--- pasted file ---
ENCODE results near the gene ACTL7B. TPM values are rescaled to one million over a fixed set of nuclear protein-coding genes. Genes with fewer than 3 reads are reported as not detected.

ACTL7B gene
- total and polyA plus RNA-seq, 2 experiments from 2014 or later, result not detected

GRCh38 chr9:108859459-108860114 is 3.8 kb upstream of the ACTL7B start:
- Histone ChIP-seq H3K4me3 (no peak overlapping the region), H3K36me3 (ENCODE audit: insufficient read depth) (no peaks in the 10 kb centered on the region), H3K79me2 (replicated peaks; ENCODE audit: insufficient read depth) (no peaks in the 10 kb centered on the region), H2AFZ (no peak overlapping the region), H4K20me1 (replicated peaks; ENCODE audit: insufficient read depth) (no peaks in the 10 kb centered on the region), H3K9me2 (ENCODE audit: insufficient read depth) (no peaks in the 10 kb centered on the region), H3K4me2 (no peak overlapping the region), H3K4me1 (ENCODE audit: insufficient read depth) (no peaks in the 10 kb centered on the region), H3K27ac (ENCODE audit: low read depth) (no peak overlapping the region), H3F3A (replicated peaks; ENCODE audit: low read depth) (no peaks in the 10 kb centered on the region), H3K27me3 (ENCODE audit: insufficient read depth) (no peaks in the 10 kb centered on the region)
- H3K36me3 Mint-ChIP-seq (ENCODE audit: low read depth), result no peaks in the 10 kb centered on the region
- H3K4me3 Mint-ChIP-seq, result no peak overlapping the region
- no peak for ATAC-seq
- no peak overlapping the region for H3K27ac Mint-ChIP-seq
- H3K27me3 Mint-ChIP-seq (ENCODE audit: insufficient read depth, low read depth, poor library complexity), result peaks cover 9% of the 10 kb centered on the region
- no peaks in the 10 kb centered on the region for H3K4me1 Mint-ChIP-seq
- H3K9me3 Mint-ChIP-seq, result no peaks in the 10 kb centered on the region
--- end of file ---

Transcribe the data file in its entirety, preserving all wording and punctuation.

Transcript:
ENCODE results near the gene ACTL7B. TPM values are rescaled to one million over a fixed set of nuclear protein-coding genes. Genes with fewer than 3 reads are reported as not detected.

ACTL7B gene
- total and polyA plus RNA-seq, 2 experiments from 2014 or later, result not detected

GRCh38 chr9:108859459-108860114 is 3.8 kb upstream of the ACTL7B start:
- Histone ChIP-seq H3K4me3 (no peak overlapping the region), H3K36me3 (ENCODE audit: insufficient read depth) (no peaks in the 10 kb centered on the region), H3K79me2 (replicated peaks; ENCODE audit: insufficient read depth) (no peaks in the 10 kb centered on the region), H2AFZ (no peak overlapping the region), H4K20me1 (replicated peaks; ENCODE audit: insufficient read depth) (no peaks in the 10 kb centered on the region), H3K9me2 (ENCODE audit: insufficient read depth) (no peaks in the 10 kb centered on the region), H3K4me2 (no peak overlapping the region), H3K4me1 (ENCODE audit: insufficient read depth) (no peaks in the 10 kb centered on the region), H3K27ac (ENCODE audit: low read depth) (no peak overlapping the region), H3F3A (replicated peaks; ENCODE audit: low read depth) (no peaks in the 10 kb centered on the region), H3K27me3 (ENCODE audit: insufficient read depth) (no peaks in the 10 kb centered on the region)
- H3K36me3 Mint-ChIP-seq (ENCODE audit: low read depth), result no peaks in the 10 kb centered on the region
- H3K4me3 Mint-ChIP-seq, result no peak overlapping the region
- no peak for ATAC-seq
- no peak overlapping the region for H3K27ac Mint-ChIP-seq
- H3K27me3 Mint-ChIP-seq (ENCODE audit: insufficient read depth, low read depth, poor library complexity), result peaks cover 9% of the 10 kb centered on the region
- no peaks in the 10 kb centered on the region for H3K4me1 Mint-ChIP-seq
- H3K9me3 Mint-ChIP-seq, result no peaks in the 10 kb centered on the region